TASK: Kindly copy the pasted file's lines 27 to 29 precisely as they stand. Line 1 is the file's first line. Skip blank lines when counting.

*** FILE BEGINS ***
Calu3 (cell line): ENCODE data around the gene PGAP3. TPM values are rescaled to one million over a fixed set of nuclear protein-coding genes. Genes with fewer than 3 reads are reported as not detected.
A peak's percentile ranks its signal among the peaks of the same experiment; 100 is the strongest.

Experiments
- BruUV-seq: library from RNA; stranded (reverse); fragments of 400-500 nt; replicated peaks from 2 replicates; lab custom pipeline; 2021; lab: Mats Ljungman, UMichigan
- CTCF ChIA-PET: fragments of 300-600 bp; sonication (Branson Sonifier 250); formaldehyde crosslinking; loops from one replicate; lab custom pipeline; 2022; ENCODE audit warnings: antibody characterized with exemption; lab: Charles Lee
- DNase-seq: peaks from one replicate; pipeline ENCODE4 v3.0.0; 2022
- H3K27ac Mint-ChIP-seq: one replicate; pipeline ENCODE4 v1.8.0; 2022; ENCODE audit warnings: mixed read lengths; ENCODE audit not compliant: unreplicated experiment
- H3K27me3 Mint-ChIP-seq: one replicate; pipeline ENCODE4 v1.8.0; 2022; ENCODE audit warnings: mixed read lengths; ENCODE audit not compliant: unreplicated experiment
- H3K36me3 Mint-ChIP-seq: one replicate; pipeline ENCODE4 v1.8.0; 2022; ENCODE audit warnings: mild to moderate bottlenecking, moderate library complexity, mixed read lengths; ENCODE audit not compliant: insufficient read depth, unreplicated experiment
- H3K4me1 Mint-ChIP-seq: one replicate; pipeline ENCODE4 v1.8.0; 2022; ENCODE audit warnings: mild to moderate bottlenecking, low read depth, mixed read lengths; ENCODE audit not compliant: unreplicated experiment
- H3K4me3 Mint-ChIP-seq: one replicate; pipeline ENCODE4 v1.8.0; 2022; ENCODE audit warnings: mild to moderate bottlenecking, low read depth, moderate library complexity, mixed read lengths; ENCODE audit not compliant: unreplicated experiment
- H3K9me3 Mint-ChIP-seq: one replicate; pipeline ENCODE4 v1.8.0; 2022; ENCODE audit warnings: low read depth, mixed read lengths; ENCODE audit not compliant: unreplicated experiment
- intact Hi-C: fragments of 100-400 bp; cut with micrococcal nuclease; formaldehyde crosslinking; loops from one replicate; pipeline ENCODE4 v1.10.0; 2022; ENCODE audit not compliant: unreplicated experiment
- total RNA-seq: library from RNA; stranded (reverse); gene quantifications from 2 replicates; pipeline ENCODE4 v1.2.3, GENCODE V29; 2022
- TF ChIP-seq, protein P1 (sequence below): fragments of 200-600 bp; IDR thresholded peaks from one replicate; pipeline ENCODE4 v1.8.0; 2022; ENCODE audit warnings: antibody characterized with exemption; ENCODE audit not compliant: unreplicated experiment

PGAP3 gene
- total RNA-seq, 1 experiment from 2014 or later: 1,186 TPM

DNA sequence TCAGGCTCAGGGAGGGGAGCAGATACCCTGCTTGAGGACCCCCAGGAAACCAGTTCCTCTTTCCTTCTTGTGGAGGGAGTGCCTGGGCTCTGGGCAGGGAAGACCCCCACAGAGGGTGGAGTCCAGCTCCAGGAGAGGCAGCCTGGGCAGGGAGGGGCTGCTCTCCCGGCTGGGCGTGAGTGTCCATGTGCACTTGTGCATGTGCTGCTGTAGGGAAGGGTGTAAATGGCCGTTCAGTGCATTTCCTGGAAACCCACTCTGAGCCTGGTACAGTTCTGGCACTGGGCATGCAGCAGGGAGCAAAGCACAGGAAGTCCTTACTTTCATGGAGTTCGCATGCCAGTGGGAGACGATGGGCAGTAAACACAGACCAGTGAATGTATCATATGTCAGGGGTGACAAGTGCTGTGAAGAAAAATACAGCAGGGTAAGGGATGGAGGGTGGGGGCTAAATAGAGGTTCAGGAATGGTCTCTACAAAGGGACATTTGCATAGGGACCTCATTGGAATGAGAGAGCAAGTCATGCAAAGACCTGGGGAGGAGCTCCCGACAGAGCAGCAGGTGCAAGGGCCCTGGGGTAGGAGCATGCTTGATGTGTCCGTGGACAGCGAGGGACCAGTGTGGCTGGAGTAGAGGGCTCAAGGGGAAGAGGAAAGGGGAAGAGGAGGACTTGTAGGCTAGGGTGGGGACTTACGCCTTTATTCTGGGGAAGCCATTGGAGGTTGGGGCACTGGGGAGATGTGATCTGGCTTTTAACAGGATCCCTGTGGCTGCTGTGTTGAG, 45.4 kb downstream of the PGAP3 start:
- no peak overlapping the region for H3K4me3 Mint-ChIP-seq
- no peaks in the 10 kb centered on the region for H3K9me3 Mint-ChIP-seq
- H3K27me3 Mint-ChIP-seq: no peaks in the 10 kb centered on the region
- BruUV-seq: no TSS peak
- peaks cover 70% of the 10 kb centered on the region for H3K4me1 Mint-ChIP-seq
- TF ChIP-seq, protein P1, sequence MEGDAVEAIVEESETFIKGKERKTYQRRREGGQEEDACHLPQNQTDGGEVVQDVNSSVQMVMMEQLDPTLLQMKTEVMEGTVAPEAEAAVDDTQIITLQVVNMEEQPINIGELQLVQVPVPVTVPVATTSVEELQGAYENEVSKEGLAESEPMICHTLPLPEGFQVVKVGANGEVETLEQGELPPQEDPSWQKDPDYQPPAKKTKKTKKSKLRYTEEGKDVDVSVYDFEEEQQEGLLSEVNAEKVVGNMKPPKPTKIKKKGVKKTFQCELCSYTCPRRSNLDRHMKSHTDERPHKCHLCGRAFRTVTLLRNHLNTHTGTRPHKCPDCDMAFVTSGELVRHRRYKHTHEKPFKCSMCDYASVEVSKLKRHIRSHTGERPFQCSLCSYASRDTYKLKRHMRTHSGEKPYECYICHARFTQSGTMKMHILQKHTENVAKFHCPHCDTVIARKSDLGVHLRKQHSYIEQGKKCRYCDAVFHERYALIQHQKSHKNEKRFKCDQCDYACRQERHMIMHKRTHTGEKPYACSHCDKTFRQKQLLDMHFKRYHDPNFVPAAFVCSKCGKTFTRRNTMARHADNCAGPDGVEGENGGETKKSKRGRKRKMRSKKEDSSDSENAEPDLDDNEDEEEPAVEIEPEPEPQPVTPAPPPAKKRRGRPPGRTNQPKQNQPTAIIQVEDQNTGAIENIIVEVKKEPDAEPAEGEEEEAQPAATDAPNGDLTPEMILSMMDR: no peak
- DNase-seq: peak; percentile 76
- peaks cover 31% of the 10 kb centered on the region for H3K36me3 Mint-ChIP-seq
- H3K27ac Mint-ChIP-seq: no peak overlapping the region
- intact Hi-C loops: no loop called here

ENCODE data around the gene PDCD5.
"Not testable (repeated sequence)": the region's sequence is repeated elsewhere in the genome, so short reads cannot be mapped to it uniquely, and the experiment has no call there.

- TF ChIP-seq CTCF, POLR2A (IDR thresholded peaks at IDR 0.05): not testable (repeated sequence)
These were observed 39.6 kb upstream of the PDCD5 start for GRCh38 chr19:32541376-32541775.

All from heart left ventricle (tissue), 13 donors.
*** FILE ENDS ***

- H3K27ac Mint-ChIP-seq: no peak overlapping the region
- intact Hi-C loops: no loop called here

ENCODE data around the gene PDCD5.